FileMaker Pro 17 Advanced – Review

FileMaker, Inc.
Pricing/subscription options for FileMaker Pro 17 Advanced can be seen here.

Operating requirements: The FileMaker Pro 17 Advanced platform runs on and with macOS Sierra 10.12 and above (as well as Windows); iOS 11.2 and above, iTunes 12.x and above; Safari 11.x, Chrome 65 and above etc.

As has now become the annual norm, Apple subsidiary FileMaker released version 17 of its venerable FileMaker Pro application platform earlier this month. What began life as a database, added relational capabilities – and more – to become its own RDBMS (Relational Database Management System), is now a sophisticated, robust and highly versatile platform in its own right.

Desktop, server, mobile, web-based and cloud tools all integrate – and integrate extremely well – to support the development of data-rich tools for an almost unimaginably large number of applications. Or, as FileMaker succinctly – and justifiably – describes the product range, it is “…a unified platform to create custom apps for mobile, cloud, and on-premise environments. Business teams use custom apps to quickly solve unique problems – even as they change”.=

MyMac has reviewed all recent versions of FileMaker. To catch up, start here.

The new features of FileMaker Pro Advanced version 17 were evaluated for this review. Although not every feature was examined, it has to be said up front that – over an extended evaluation period – those that were performed impeccably, without the hint of a hitch, and in every way as expected with such a top-of-the-line product.

Several new features and new functionality in a variety of areas come with this update. It has also effectively changed its name. Version 17 of FileMaker Pro Advanced continues the direction taken in recent years: it is to be identified not (so much) as a database tool – albeit a very comprehensive one. And more of an integrated system to create and manage other applications based on the FileMaker structure for end users.

Some vital developer tools, routines, logging and reporting, as well as scripting functionality previously came only with the ‘Advanced’ versions. Now they are part of the standard desktop package, which has been renamed – simply – FileMaker Pro Advanced. Oddly, even though you will have bought the newly-branded ‘Advanced’ version, you actually have to go to an ‘Application’ preference in the ‘General’ tab to activate them after you’ve relaunched FileMaker.

The new features in this version effectively fall into three areas: use of the suite while apps are being developed; integrated deployment across the network and cloud; and in the mobile environment.


Assume that you, or your organization, has heard all the good things about the FileMaker platform and want to get started immediately. The ‘template’ apps which are supplied as predefined starting points when you install the product have been enhanced and increased in version 17. Even those familiar with the FileMaker environment are likely to find these a real help sooner or later; there are other tables to work with them as well. This replaces the old ‘Launch Center’.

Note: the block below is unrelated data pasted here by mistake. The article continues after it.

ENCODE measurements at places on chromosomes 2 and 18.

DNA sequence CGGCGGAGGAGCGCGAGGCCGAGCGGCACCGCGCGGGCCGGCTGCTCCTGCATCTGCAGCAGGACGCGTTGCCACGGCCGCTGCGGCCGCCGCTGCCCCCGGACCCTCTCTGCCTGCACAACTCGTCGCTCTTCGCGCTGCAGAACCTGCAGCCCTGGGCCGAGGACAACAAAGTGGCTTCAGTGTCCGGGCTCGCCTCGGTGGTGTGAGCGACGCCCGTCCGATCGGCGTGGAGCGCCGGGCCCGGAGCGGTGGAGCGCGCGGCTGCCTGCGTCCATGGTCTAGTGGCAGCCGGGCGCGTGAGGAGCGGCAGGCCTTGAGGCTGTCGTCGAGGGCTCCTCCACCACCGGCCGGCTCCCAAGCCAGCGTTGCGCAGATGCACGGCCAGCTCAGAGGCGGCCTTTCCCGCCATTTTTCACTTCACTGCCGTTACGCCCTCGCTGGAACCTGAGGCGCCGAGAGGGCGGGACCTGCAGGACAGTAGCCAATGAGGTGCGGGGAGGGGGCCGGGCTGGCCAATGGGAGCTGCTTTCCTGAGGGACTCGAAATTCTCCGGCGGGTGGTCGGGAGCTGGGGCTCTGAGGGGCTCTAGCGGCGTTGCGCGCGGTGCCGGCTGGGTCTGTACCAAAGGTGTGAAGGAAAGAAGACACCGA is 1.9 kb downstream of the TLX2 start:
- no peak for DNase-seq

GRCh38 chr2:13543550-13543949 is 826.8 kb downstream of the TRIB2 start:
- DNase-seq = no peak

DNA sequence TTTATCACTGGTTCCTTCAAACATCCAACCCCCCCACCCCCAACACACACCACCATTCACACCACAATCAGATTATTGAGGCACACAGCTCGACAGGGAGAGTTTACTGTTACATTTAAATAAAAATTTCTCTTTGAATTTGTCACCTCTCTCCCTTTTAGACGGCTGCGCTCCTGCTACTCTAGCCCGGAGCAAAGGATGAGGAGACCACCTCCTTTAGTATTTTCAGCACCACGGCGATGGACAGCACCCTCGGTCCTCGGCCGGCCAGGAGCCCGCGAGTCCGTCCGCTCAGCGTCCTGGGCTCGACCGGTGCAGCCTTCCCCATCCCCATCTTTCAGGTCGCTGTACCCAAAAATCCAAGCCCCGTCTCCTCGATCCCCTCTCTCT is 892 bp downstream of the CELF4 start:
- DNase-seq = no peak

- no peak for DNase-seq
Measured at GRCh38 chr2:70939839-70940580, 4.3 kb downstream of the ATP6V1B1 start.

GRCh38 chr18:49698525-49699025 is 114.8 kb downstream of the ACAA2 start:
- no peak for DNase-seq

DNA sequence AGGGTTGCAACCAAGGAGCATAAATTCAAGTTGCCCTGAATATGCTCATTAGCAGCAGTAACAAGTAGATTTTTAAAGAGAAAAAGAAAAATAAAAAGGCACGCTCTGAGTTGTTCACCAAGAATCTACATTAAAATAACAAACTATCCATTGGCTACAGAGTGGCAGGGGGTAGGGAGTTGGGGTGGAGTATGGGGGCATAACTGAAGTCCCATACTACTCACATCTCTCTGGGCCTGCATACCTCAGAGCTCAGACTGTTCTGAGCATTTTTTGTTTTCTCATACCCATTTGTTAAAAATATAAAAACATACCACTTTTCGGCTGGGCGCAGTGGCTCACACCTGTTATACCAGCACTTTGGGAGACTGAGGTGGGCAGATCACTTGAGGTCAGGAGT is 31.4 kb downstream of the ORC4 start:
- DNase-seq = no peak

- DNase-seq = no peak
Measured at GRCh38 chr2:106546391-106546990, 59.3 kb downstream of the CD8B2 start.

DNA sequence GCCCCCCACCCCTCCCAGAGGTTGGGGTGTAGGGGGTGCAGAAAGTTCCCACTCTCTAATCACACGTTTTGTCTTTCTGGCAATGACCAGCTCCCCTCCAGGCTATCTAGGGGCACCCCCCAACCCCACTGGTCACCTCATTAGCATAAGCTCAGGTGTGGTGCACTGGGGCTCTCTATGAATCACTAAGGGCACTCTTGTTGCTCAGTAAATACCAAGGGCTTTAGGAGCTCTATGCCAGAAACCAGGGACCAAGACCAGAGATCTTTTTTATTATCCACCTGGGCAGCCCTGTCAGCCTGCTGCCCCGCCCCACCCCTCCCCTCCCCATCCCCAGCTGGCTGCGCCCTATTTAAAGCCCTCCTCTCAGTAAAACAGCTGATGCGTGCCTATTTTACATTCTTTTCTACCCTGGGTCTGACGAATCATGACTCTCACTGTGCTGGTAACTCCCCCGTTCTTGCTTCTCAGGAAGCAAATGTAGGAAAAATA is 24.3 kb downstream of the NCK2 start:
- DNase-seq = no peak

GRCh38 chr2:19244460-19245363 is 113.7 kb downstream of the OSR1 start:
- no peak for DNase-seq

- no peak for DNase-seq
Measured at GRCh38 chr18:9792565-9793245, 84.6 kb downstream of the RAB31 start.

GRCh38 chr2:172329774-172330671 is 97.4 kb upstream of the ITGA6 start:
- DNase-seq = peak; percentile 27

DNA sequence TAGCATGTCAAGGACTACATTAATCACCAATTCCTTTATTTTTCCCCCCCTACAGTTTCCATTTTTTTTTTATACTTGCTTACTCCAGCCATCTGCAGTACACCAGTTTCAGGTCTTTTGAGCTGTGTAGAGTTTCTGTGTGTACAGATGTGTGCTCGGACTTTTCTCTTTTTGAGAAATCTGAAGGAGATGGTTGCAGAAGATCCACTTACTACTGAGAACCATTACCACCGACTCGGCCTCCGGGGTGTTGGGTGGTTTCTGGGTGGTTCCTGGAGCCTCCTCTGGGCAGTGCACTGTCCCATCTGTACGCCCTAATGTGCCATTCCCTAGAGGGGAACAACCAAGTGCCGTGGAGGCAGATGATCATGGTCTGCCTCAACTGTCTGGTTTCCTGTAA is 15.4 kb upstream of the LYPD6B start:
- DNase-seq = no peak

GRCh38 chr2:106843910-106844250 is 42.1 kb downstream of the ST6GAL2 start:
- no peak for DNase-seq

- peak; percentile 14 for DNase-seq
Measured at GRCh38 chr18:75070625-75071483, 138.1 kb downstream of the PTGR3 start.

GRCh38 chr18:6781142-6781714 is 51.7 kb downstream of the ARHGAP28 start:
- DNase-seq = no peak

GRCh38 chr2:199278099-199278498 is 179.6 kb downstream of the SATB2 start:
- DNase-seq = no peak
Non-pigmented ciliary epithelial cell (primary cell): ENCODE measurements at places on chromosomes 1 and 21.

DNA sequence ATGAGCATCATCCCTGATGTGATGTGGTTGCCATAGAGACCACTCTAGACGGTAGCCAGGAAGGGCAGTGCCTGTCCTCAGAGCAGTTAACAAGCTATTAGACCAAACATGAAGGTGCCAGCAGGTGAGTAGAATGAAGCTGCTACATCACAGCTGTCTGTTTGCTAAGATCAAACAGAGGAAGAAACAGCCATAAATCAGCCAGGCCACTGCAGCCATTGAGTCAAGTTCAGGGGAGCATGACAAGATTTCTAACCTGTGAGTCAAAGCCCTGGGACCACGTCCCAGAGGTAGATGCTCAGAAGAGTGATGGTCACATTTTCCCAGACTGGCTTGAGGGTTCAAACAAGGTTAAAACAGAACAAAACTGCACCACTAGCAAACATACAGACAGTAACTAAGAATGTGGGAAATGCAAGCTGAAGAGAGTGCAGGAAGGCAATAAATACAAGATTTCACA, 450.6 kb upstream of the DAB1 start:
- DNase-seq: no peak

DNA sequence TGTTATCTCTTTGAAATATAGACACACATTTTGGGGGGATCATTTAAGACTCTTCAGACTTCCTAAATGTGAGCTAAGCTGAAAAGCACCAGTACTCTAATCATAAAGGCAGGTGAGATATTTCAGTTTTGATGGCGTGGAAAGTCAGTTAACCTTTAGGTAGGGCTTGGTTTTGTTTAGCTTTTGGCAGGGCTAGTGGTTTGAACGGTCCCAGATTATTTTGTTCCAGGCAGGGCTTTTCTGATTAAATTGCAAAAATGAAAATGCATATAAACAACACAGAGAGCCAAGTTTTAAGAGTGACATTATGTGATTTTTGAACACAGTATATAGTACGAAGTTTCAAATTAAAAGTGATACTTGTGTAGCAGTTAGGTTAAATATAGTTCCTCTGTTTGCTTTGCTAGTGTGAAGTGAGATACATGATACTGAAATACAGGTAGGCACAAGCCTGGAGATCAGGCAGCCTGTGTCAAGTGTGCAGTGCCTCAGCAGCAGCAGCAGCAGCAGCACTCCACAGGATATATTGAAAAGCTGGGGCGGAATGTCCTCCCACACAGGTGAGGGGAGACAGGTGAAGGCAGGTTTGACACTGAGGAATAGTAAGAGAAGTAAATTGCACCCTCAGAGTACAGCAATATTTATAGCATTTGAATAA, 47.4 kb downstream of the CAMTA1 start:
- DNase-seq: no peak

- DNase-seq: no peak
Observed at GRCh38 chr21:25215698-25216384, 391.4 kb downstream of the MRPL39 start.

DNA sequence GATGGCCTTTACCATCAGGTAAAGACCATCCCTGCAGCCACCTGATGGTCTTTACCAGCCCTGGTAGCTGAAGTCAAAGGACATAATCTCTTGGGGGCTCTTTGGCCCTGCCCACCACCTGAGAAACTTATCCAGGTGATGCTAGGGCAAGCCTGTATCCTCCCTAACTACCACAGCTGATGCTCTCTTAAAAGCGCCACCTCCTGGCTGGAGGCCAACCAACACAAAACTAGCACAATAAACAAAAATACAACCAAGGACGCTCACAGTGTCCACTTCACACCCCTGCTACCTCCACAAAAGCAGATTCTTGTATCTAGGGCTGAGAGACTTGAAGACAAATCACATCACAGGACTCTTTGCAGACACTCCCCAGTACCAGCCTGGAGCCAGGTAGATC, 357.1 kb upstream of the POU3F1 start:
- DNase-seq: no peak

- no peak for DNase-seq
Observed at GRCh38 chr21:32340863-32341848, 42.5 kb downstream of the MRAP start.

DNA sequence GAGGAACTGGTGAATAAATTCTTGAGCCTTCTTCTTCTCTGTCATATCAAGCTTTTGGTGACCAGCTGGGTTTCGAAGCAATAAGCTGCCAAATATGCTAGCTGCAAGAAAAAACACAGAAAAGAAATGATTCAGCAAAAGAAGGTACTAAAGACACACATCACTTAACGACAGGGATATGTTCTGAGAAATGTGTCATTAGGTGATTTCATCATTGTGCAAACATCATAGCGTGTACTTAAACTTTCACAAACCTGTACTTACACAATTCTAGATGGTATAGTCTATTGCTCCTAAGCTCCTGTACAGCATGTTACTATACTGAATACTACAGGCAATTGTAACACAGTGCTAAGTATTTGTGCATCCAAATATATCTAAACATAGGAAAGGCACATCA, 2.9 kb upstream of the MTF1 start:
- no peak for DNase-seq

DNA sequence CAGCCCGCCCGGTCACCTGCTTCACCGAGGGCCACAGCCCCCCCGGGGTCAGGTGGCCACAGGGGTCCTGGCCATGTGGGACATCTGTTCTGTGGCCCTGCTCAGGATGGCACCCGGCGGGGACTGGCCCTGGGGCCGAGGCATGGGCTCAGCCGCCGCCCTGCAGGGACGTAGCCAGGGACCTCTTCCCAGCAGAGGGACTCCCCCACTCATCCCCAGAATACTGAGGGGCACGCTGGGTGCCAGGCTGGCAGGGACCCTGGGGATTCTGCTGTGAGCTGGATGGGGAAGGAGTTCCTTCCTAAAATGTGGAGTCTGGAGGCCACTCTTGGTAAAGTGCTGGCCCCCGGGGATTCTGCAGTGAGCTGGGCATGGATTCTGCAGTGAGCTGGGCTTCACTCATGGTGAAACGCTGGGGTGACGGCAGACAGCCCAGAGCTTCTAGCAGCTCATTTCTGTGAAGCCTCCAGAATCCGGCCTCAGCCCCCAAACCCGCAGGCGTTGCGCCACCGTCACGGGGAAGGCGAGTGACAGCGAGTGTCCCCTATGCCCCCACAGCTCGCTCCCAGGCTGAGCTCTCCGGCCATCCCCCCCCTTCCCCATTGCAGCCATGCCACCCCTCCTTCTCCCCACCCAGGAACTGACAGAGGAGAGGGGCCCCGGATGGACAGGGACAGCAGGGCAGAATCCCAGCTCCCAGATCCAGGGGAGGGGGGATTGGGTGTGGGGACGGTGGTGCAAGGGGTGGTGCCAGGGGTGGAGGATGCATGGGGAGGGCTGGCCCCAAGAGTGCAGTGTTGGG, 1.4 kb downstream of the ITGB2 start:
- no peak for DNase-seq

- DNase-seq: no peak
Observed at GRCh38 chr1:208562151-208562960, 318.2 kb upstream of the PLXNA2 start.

Layout mode has been rethought to some extent, making it even easier to use, while at the same time not sacrificing any functionality at all.

For instance the new ‘Master-detail’ layouts take advantage of portal enhancements here to let you easily create such familiar design layouts as those in Apple Mail, where the ‘Master’ displays top-level data from one table (just a client’s first and last name, say) typically on the left of a screen or page, or at the top. And the ‘Detail’ often occupies the rest of the screen with as many of the (other) fields as you want corresponding to that record and so making presentation of the data as you scroll through ‘Master’ comprehensive but easy to understand.

This enhancement in FileMaker Pro 17 Advanced also does away with the need to create self-join relationships and write or maintain additional scripts. Given the prominence and demand for such contemporary interface paradigms, it’s likely that developers will make heavy use of such functionality. Even then, for those less adventurous but still wishing to produce elegant yet complex such solutions, one of the Starter Apps (‘Contacts’ in the case of customer records, say, or an address book) can be pressed into service to provide the necessary data and infrastructure as well as the corresponding presentation layer (Themes etc). FileMaker provides videos to help as well.

The usual wizard-like workflow and set of decision branches is exemplary in the design/layout phase. As you add and manipulate objects, FileMaker Pro 17 Advanced pops up just the right dialog boxes for data-selection, references to tables, fields and records, always correctly graying out inappropriate or unavailable options. Although development work with FileMaker can be extremely intricate – as suits the high level of apps which it creates – it’s not only been logically conceived, but is also intuitive and helpfully interactive accordingly. Despite the complexity, if you understand the basic principles of database design and management, the rest really is logical and gets your work done speedily and transparently.

There are other changes in this area which will take some of the donkey work out of table design and customization, scripting and the visual design… the positioning of Inspector, Fields and Objects tabs has been consolidated; indeed it adds to the feeling of solidity and reliability as you navigate around the document window. Everything is now more easily discoverable in one place.

Then when you add a new table, fields are automatically created and displayed for records’ meta data… primary key, creation date, modification date, and the account of the field’s creator; these can be customized. It’s a small touch but one which shows how FileMaker can act as an educating tool steering (new or inexperienced) users towards good practice as well as making life easier.